Computational methods to gauge investor sentiment from commonly used online data sources that rely on machine learning classifiers and lexicons have shown considerable promise, but suffer from measurement and classification errors. In our work, we develop a simple, direct and unambiguous indicator of online investor sentiment, which is based on Twitter updates and Google search queries. We examine the predictive power of this new investor bullishness indicator for international stock markets. Our results indicate several striking regularities. First, changes in Twitter bullishness predict changes in Google bullishness, indicating that Twitter information precedes Google queries. Second, Twitter and Google bullishness are positively correlated to investor sentiment and lead established investor sentiment surveys. The former, in particular, is a more powerful predictor of changes in sentiment in the stock market than the latter. Third, we observe that high Twitter bullishness predicts increases in stock returns, with these then returning to their fundamental values. We believe that our results may support the investor sentiment hypothesis in behavioural finance.

Keywords: #computationalscience, #investorsentiment, #bigdata, #socialmedia, #internationalfinancialmarkets


Predicting Stock Price Swings with PsychSignal and BigML

by David gerster

People like to Tweet about stocks, so much so that stock ticker symbols get their own special dollar sign like $AAPL (https://twitter.com/search?q=%24AAPL) or $FB (https://twitter.com/search?q=%24FB). What if you could mine this data for insight into public sentiment about these stocks? Even better, what if you could use this data to predict activity in the stock market? That’s the premise behind PsychSignal (http://psychsignal.com/), a provider of “real time financial sentiment”. They harvest large streams of data from Twitter and other sources, then compute real time sentiment scores (one “bullish” and one “bearish”) for stocks.

Just for fun, we created a dataset combining daily prices and trading volume for AAPL (thanks Quandl (http://www.quandl.com/search/aapl)!) with daily average bullish and bearish scores from PsychSignal. We then trained a simple model to predict the percentage “swing” in Apple’s stock price, defined as the magnitude of the difference between the daily high and daily low divided by the opening price. Looking at the SunBurst view, we see a lot of bright green, which means the model is picking up some interesting correlations.

For example, if daily volume is more than 16.28 million shares, the bullish sentiment measure is more than 0.99, and the bearish measure is more than 0.78, then the model (https://bigml.com/shared/model/cNfkZSKF4iJu4228jTGmpaUKfGM) strongly predicts that the percentage price swing will be in the highest tercile (shown as “3rd third”).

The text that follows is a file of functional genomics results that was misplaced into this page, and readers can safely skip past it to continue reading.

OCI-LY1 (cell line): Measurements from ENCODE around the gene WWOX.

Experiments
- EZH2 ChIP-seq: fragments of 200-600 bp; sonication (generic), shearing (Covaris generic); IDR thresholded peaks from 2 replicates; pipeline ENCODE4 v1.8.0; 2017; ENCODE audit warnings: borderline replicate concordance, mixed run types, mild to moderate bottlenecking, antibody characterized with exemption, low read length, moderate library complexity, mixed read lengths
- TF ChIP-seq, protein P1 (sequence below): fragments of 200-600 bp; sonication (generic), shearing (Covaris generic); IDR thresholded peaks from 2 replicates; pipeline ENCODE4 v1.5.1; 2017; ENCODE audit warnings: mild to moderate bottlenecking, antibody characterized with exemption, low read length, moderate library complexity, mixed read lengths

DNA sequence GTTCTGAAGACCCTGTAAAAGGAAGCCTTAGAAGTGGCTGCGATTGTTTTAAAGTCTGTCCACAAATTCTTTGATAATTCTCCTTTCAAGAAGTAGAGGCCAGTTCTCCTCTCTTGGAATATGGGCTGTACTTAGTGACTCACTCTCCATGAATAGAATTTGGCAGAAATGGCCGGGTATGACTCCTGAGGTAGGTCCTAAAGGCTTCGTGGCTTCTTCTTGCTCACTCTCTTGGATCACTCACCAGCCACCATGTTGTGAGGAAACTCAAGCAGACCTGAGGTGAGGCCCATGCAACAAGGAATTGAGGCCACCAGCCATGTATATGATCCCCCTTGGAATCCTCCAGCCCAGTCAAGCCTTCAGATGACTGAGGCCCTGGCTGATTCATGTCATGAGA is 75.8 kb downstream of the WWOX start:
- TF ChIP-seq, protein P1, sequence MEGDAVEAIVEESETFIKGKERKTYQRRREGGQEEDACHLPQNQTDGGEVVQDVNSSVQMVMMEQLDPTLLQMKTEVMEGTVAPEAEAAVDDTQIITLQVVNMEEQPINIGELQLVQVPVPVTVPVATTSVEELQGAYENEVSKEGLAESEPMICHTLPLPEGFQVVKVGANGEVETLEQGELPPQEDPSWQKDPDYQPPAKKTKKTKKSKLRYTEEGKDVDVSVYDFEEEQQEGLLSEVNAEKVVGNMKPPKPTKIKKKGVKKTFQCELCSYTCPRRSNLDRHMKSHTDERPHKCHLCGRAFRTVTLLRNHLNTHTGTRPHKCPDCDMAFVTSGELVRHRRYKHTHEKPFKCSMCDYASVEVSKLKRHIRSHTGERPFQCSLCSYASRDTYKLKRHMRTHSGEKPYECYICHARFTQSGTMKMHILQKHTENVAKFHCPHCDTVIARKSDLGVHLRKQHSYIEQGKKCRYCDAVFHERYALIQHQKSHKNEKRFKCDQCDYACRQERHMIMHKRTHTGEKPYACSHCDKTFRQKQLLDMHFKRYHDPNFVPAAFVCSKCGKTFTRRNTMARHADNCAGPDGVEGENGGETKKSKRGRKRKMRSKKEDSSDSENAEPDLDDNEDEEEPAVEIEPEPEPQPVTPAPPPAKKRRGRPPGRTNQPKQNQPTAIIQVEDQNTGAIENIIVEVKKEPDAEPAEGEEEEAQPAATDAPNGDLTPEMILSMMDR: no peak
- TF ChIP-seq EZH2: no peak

Creation of a Systematic Trading Strategy | Tap into the Pulse of the Markets

by nick kirk (University of Washington Department of Applied Mathematics)

Combining sentiment data with technical indicators, and using a machine learning classification technique named
Support Vector Machines (SVM), a systematic trading strategy is created.
The classifier forecasts with reasonable accuracy the future direction of the daily closing prices for a subset of S&P500
stocks. Based on these predictions, indicators are created, signals generated and trading rules make path-dependent
actionable decisions to generate orders.
All research and development was implemented in the R software environment for statistical computing and graphics. The following R packages were used; quanstrat, blotter, PerformanceAnalytics, TTR, kernlab, caret, xts, quantmod, doParallel and doMC.
End-of-Day (EOD) U.S. stock prices are sourced from QuoteMedia through Quandl’s premium subscription.

The chosen source of sentiment is from StockTwits message posts that have been aggregated and scored by PsychSignal. 


Bulls, Bears…and Birds? Studying the Correlation between Twitter Sentiment and the S&P500

by eric d brown

In this paper, a research project is described that uses data analysis techniques combined with Natural Language Processing (NLP) to collect and analyze Twitter messages, determine whether sentiment is conveyed and, if so, how well that sentiment compares to existing financial market sentiment measures, such as the American Association of Individual Investors (AAII) sentiment survey (AAII 2012).

At the outset of this project, there were three main goals: 1.) To determine if data analytics can be used to automate sentiment analysis from Twitter messages; 2.) To determine whether the outcome of the analytical engine is comparable to existing survey methods and finally; 3.) To determine if there is any actionable knowledge contained within Twitter sentiment that can be used to make investing decisions.

Each of the above goals was accomplished.


Analysis of Twitter Messages for Sentiment and Insight for use in Stock Market Decision Making


For as long as there has been a market available for trading assets and financial instruments, there has been an interest in finding methods to gain an edge in that market. This search for an edge has led investors and researchers down many paths with many different
approaches to analysis of the markets (Shostak, 1997).

Many theories have been put forth to explain the movements within the stock market with some theories focusing on the underlying business behind a stock's price, other theories focusing on historical price movements and others focusing on the human behavioral aspects of the market. Throughout most of the last century, market participants and academics have created analysis techniques and prediction methods that have been used to determine how and when money is invested into the stock market (Bessembinder & Chan, 1998; Lo, 2004). This type of research has developed over the years and can be loosely categorized into four main areas: 1) Efficient Markets; 2) Behavioral Finance; 3) Fundamental Analysis; and 4) Technical Analysis. While a detailed look into any of these areas is outside the scope of this study, each area is discussed briefly.